Some New Hampshire towns still using centuries-old tradition to decide school budgets, labor contracts

Apr 2, 2013 by

By Ben Velderman –

TEMPLE, N.H. – For the ninth straight year, voters in the town of Temple, New Hampshire were asked if they wanted to exchange their annual town meeting for a more modern system of voting on school budgets, labor union contracts and taxes.

And for the ninth straight year, Temple voters said “no,” reports The New Hampshire Union Leader. They cherish their direct influence over local government decisions, and they like the old-fashioned way of registering their views.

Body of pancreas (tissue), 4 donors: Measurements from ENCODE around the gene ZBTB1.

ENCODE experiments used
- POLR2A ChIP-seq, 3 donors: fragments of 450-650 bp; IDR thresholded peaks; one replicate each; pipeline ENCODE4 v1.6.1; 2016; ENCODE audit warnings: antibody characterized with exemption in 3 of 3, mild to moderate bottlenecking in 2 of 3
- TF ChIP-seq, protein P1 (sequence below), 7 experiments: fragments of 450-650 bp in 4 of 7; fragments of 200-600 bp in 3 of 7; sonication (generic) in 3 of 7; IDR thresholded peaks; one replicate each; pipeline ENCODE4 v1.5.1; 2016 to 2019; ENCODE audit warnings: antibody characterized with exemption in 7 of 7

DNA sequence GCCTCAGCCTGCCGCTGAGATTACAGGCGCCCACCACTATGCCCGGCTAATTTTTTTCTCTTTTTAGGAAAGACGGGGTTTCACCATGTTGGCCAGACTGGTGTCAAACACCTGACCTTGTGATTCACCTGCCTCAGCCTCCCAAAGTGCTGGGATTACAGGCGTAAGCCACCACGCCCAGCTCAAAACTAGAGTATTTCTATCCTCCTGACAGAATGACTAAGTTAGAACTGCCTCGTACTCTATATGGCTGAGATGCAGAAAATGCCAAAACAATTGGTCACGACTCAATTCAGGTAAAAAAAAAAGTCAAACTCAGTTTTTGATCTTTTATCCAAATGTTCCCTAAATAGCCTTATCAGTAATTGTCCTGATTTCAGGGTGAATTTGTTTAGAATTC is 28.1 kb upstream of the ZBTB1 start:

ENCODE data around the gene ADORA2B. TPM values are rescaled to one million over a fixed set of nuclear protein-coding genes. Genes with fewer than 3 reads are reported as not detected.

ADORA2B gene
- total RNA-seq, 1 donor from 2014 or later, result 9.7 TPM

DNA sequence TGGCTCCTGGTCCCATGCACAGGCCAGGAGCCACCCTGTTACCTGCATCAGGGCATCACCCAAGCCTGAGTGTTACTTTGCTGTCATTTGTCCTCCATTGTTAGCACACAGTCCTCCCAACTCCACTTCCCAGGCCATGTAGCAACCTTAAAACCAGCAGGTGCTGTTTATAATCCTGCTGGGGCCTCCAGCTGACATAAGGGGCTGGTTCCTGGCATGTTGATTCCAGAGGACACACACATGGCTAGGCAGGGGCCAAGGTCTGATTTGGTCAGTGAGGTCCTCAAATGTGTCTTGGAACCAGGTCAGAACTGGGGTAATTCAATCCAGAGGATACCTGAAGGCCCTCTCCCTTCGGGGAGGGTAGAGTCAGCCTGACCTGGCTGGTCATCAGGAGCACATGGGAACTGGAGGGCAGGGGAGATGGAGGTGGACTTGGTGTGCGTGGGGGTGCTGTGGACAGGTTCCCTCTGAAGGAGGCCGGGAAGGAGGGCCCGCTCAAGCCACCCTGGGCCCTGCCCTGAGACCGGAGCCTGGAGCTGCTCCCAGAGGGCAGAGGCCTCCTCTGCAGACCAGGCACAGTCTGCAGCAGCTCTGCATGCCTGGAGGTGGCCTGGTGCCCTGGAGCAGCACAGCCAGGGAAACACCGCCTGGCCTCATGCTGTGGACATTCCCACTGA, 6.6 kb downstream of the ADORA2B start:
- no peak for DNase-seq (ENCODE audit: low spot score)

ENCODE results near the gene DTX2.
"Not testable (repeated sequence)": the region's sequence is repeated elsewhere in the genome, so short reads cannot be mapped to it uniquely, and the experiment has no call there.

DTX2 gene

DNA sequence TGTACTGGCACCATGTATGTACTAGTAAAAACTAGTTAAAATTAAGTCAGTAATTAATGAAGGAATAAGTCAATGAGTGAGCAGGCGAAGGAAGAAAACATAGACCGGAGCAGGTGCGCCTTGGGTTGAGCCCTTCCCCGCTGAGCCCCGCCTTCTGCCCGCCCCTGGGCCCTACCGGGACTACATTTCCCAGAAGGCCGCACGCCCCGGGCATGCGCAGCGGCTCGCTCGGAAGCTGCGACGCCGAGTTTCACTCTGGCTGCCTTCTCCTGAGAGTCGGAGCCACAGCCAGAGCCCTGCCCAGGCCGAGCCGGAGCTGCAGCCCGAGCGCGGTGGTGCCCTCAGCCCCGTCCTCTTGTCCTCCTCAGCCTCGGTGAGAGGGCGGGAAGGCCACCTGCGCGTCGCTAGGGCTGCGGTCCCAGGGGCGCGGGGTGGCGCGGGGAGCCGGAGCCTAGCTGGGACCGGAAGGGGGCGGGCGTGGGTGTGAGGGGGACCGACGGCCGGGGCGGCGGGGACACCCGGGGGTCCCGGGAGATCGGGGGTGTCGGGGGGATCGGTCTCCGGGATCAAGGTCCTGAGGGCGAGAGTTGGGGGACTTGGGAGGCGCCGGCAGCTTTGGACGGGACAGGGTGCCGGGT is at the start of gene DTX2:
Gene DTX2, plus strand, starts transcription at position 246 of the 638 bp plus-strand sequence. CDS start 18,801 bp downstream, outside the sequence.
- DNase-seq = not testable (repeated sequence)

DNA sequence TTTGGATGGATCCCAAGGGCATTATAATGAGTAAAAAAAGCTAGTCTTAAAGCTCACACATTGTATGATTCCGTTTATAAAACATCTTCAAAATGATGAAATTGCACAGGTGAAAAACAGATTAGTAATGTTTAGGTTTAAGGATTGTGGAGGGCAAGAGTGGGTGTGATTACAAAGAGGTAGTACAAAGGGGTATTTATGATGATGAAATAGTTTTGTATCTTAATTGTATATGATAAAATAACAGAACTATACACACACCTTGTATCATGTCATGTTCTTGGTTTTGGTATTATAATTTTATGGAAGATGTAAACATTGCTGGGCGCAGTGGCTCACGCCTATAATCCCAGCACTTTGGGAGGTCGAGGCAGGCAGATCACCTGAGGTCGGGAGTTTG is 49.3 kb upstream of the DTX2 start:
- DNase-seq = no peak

The town meeting is the purest form of democratic government – found mostly in New England states – in which registered voters come together as a legislative body once a year to debate and decide a variety of issues facing their towns.

Everyone gets a chance to share an opinion, ask a question or offer an amendment to the proposed laws (known as warrant articles), which means the meetings can last for hours.

Then they get the chance to vote on various issues, including school financial questions.

These folks aren’t interested in the way school boards and unions negotiate contracts in most of the nation – behind closed doors, with taxpayers not seeing the results until the deal is finalized. They want the final say on how their tax dollars are spent, and they’re not shy about nixing negotiated labor contracts.